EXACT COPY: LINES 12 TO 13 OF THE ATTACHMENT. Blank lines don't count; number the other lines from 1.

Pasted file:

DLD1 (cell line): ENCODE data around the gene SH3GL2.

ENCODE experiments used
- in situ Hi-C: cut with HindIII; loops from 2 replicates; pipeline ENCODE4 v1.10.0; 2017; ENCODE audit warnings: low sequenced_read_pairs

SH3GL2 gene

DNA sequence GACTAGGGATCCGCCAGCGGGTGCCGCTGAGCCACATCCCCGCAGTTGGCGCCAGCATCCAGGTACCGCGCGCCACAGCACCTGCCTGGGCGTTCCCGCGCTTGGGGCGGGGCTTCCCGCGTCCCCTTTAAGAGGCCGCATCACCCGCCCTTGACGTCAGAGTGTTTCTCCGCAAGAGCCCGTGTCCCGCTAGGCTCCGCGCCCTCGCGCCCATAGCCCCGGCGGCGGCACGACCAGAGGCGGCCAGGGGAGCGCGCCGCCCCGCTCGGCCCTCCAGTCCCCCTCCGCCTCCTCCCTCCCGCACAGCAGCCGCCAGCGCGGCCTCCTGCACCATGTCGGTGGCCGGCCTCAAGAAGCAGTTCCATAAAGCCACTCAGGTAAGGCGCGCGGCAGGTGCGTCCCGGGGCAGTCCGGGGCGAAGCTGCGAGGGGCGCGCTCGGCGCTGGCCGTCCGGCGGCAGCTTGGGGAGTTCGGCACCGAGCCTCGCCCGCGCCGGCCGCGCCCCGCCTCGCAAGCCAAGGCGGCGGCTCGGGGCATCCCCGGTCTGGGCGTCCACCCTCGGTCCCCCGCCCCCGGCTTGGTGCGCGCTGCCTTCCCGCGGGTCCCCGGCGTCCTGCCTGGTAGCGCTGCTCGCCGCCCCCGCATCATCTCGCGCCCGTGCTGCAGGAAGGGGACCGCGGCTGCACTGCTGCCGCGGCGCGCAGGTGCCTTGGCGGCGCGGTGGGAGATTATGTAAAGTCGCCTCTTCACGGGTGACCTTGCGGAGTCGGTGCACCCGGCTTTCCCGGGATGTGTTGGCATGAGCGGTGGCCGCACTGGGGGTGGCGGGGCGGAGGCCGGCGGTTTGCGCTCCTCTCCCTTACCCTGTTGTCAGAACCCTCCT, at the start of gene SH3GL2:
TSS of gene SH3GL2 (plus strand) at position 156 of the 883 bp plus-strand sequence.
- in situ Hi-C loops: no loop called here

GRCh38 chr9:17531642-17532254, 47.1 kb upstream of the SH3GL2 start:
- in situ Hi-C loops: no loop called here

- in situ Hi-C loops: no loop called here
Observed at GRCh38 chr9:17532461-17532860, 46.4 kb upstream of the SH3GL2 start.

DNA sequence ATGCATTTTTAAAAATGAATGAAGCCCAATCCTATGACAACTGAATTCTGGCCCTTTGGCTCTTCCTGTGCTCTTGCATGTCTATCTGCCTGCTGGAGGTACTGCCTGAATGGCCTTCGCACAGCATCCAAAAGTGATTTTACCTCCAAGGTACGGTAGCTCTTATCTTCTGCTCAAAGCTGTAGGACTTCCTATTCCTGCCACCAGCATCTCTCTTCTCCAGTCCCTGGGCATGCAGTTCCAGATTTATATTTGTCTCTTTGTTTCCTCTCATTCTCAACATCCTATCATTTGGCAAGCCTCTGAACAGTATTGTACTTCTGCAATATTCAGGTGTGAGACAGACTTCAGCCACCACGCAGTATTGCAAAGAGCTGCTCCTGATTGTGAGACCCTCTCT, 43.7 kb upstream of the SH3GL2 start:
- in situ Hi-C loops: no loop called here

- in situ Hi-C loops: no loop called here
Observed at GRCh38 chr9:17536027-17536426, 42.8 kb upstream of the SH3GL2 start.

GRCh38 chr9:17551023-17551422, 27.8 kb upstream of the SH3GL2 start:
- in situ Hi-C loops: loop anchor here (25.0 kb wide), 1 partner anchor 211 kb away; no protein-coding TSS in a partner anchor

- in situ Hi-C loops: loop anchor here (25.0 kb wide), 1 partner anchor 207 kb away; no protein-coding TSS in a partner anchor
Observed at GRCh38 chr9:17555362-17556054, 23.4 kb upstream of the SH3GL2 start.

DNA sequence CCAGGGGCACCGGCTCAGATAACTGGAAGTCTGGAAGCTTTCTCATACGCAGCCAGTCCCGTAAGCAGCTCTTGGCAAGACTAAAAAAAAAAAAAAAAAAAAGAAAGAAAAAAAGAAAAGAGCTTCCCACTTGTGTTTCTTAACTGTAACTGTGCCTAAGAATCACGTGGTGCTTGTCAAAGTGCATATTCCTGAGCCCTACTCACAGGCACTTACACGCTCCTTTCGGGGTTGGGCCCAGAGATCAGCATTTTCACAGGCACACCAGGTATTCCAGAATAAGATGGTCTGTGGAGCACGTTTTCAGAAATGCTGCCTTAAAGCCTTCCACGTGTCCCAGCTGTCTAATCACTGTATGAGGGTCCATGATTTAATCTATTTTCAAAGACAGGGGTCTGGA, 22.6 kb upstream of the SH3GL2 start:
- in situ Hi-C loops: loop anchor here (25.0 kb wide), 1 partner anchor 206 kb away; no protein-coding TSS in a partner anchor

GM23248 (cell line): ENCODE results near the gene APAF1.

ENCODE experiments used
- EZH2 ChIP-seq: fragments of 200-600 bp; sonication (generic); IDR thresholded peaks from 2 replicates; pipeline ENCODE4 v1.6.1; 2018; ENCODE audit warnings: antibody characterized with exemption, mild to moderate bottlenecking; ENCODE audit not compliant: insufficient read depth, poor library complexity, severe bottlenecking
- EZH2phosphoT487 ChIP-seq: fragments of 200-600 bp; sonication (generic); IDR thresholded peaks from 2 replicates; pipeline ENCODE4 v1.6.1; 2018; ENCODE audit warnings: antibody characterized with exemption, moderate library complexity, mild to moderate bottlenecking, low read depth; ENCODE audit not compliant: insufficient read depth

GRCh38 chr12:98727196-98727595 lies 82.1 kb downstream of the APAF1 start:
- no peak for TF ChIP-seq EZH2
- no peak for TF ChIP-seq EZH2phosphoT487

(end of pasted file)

DNA sequence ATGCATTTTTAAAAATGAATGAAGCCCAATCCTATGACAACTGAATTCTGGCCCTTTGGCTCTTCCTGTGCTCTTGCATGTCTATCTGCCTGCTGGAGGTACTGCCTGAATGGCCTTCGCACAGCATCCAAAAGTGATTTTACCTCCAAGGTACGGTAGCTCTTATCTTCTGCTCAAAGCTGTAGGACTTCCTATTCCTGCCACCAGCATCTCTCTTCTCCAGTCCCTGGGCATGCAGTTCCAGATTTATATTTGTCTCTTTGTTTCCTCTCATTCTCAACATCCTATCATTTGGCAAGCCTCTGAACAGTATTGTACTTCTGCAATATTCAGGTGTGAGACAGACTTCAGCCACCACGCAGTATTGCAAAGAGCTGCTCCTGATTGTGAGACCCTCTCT, 43.7 kb upstream of the SH3GL2 start:
- in situ Hi-C loops: no loop called here